George Green MedalThe George Green Medal was established by the University of Mississippi at Oxford, Mississippi, USA, and the Wessex Institute and is supported by Elsevier. It is in honour of the man who single-handedly set up the basis for the modern Boundary Element Method, among other notable achievements.


The Medal is awarded to those scientists who have carried out original work with practical applications in the field of Boundary Elements and other Mesh Reduction Methods, continuing in this manner to further develop the pioneering ideas of George Green. They are also persons of the highest integrity who, by sharing their knowledge, have helped to establish research groups all around the world. The Medal is given once a year and is presented during the BEM/MRM Conference.

George Green (1793-1841)

George Green was a self-taught genius who mysteriously delivered one of the most influential mathematics and physics works of all time. He educated himself in mathematics and self-published the work “An Essay on the Application of Mathematical Analysis to the Theories of Electricity and Magnetism”. In his very first article, he derived Green’s first, second and third identities, forged the concept of Green’s function, and solved the problem of the electrical potential created by a single charge placed inside a spherical metal shell. The ideas of Green’s function forever changed the landscape of science, as many physics and mathematics problems have been solved using this technique. As Green died early, and his work was discovered only posthumously, it remains a mystery today how Green could produce such a masterpiece without the guidance of a great teacher or school and, in fact, without a formal education. Only recently, due to the advent of powerful computers, has it been possible to take full advantage of Green’s pioneering developments.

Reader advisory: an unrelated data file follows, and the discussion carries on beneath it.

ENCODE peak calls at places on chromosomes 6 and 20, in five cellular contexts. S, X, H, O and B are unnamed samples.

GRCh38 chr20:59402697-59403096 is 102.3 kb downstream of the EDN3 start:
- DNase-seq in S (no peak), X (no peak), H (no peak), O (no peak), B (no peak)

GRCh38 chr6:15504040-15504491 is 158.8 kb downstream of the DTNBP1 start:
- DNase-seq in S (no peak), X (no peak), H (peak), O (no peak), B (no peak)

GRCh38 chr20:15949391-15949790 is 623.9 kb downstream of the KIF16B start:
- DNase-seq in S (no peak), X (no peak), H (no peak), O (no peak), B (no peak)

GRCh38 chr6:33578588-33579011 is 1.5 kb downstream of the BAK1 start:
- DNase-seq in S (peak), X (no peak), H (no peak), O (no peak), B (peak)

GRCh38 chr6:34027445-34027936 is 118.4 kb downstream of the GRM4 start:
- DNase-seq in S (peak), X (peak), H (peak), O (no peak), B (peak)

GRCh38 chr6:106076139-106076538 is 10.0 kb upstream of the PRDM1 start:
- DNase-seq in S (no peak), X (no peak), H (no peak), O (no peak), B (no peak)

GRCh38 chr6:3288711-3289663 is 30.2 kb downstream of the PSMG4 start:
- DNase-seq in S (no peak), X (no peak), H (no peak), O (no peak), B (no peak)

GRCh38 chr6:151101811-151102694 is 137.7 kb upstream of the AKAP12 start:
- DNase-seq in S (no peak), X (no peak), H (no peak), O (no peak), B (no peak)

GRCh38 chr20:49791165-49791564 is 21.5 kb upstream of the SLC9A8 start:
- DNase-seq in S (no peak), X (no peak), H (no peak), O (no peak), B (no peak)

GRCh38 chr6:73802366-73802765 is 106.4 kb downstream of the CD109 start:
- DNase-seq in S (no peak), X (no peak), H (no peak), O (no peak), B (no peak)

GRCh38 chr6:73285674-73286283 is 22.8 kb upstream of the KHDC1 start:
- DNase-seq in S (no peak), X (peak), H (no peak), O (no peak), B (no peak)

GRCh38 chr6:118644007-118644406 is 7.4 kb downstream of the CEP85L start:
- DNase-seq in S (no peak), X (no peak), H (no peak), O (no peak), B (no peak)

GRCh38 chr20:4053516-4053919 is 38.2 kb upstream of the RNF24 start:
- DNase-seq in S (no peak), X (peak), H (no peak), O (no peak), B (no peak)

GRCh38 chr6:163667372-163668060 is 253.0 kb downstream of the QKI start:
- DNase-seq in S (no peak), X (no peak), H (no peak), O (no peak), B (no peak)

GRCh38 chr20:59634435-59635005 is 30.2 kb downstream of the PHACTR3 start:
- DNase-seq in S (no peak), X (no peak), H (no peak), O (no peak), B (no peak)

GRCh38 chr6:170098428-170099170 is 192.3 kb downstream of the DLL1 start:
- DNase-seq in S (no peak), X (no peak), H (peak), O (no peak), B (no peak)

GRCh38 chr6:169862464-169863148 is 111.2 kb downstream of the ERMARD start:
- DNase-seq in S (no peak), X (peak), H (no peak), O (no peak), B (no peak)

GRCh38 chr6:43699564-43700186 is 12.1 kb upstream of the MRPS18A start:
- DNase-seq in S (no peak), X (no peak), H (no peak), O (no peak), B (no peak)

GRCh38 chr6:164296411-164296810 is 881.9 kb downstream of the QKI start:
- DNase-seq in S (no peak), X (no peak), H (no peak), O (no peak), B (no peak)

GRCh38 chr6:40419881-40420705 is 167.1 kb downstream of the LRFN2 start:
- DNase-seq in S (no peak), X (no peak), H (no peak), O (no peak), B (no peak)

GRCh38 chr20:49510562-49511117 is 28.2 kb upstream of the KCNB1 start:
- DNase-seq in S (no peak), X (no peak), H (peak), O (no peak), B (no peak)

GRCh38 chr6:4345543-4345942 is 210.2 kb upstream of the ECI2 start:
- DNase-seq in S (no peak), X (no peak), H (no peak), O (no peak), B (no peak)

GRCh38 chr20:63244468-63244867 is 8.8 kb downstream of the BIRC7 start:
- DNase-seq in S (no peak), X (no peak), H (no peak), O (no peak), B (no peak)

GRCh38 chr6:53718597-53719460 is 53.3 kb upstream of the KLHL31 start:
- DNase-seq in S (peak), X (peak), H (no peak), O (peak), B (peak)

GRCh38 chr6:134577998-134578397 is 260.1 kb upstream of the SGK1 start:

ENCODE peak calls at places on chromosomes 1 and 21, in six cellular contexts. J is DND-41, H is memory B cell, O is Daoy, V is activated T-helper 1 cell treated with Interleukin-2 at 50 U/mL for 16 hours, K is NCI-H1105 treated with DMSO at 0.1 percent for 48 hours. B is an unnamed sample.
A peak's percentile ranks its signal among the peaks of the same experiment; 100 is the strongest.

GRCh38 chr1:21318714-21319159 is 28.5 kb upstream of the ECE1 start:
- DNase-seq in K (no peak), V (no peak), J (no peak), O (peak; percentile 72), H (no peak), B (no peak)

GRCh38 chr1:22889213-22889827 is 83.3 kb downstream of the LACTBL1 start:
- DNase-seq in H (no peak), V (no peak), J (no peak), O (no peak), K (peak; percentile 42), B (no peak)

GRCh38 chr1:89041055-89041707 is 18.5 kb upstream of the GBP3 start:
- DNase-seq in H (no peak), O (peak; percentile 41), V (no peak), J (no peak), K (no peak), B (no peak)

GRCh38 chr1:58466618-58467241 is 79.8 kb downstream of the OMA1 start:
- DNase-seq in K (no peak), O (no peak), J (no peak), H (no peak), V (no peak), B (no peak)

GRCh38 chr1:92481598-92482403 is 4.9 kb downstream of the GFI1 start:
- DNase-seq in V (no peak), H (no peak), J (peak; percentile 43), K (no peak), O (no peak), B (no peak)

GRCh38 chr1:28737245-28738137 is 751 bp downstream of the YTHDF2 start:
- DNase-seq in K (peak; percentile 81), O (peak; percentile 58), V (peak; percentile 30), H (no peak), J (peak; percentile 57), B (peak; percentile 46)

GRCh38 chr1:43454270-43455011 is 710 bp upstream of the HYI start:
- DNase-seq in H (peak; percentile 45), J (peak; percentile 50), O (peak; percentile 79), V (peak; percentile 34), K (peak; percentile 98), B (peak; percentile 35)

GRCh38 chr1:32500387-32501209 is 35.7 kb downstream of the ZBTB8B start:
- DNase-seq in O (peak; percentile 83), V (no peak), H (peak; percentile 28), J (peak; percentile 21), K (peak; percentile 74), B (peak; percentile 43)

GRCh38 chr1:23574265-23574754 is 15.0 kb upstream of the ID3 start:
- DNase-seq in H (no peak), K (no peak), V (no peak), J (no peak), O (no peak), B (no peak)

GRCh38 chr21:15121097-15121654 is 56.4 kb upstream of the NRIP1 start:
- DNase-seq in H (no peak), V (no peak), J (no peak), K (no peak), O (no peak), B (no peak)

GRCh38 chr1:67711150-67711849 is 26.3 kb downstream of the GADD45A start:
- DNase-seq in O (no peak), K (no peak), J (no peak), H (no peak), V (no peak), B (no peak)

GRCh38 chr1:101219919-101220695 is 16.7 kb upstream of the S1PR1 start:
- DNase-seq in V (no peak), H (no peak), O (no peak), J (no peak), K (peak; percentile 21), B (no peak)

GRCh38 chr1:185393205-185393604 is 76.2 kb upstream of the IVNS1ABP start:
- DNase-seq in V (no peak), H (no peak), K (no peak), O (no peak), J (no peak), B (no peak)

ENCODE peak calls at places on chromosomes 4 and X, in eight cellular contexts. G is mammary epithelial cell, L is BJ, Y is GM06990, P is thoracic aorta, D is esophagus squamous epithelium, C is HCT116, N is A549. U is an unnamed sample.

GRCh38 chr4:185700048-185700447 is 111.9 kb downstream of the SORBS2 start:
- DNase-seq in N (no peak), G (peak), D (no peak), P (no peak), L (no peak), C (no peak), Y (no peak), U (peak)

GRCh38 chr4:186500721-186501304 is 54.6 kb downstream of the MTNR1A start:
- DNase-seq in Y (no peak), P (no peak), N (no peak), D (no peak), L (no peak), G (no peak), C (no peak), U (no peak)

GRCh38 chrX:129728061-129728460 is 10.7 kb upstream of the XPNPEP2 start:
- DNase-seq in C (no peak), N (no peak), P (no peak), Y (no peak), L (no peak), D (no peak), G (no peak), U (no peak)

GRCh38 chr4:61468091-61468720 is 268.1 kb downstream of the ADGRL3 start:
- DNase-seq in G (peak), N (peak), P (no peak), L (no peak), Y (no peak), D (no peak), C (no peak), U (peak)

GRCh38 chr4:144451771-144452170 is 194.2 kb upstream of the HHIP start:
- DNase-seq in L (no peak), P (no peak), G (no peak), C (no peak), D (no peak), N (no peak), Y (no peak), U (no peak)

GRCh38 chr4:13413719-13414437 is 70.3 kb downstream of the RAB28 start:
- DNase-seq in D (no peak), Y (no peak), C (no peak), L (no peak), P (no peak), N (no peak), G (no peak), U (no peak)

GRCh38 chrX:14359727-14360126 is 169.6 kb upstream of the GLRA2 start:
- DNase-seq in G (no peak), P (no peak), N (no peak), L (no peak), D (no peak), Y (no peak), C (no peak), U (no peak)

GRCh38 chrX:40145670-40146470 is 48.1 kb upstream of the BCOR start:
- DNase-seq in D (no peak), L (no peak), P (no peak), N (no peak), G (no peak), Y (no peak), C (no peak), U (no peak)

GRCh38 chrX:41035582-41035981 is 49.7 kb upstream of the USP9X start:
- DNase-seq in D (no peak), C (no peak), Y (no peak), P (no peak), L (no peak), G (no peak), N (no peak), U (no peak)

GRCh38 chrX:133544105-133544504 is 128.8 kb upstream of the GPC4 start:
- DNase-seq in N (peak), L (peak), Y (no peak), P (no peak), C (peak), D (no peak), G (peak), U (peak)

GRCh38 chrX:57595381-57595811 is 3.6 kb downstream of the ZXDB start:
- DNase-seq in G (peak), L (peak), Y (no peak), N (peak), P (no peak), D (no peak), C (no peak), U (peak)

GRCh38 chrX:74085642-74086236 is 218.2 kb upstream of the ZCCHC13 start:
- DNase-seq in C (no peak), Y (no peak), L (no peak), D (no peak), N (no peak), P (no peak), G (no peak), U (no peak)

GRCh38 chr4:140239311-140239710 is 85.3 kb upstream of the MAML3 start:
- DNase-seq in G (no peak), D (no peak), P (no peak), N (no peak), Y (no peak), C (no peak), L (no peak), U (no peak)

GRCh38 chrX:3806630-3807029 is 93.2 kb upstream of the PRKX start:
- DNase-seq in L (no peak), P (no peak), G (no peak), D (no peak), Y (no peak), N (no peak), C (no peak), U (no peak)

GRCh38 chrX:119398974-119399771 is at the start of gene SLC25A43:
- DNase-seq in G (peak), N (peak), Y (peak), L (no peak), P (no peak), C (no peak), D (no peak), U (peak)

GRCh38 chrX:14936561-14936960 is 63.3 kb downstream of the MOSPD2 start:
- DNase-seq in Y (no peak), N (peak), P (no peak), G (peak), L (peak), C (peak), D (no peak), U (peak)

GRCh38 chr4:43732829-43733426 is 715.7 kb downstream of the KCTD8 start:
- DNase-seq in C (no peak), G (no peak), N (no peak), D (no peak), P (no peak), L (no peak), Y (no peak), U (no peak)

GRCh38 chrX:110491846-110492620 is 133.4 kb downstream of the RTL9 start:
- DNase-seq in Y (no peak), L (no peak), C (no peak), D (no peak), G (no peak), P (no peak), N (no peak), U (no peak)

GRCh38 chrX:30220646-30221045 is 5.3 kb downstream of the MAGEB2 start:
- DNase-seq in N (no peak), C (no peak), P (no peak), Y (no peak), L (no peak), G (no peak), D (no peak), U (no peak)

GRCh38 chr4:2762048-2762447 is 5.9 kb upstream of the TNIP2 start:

The George Green Medal 2024 will be presented on the occasion of the 47th International Conference on Boundary Elements and other Mesh Reduction Methods (BEM/MRM 47). The ceremony will take place during a special session, followed by a keynote address from the medal recipient, see below for details of the presentation. The exact date and time of the ceremony will be confirmed at a later stage.

2024 George Green Medal Recipient

Leopold Škerget, Ph.D., Professor Emeritus at the University of Maribor, Slovenia

Leopold Skerget

Leopold Škerget was a full professor at the Faculty of Mechanical Engineering at the University of Maribor, Slovenia, teaching courses in fluid mechanics, computational fluid dynamics, and transport phenomena. He also served as a professor of fluid mechanics at the Faculty of Mechanical Engineering at the University of Ljubljana, Slovenia, and as a professor at the Wessex Institute of Technology, Southampton, UK.

He was the vice-dean for research at the Faculty of Mechanical Engineering at the University of Maribor, head of the Department and Institute of Energy, Process, and Environmental Engineering, scientific advisor at the Turboinstitute, Ljubljana, National Coordinator of Slovenia for the field of mechanics and process engineering. He was a recipient of the prestigious Alexander von Humboldt Foundation scholarship and DAAD scholarship, Germany, as well as the Eminent Scientist Medal of Wessex Institute, Southampton, and the Zois Award for outstanding scientific achievements in the field of process and environmental engineering, Slovenia. He is one of the editors of the international journal Engineering Analysis with Boundary Elements.

He worked in the field of energy, process, and environmental engineering with a focus on numerical modeling and simulation of transport phenomena in solids and fluids. His research focused on the development and application of numerical approximation methods - computational fluid dynamics, e.g. finite element method (FEM) and boundary element method (BEM), for solving transport phenomena of laminar and turbulent fluid flow in machinery, devices, and environmental systems. As a visiting professor, he recently collaborated with the ITECONS Research Institute and the University of Coimbra, Portugal, on the development and application of reliable numerical tools for addressing nonlinear coupled problems of heat, moisture, and air transfer through porous multilayered building structures and green facades and roofs.

Leopold Škerget has published 183 scientific articles, authored 3 books and 12 chapters in scientific monographs, and delivered 30 invited lectures. He has led and participated in numerous research projects for industry.

Keynote Presentation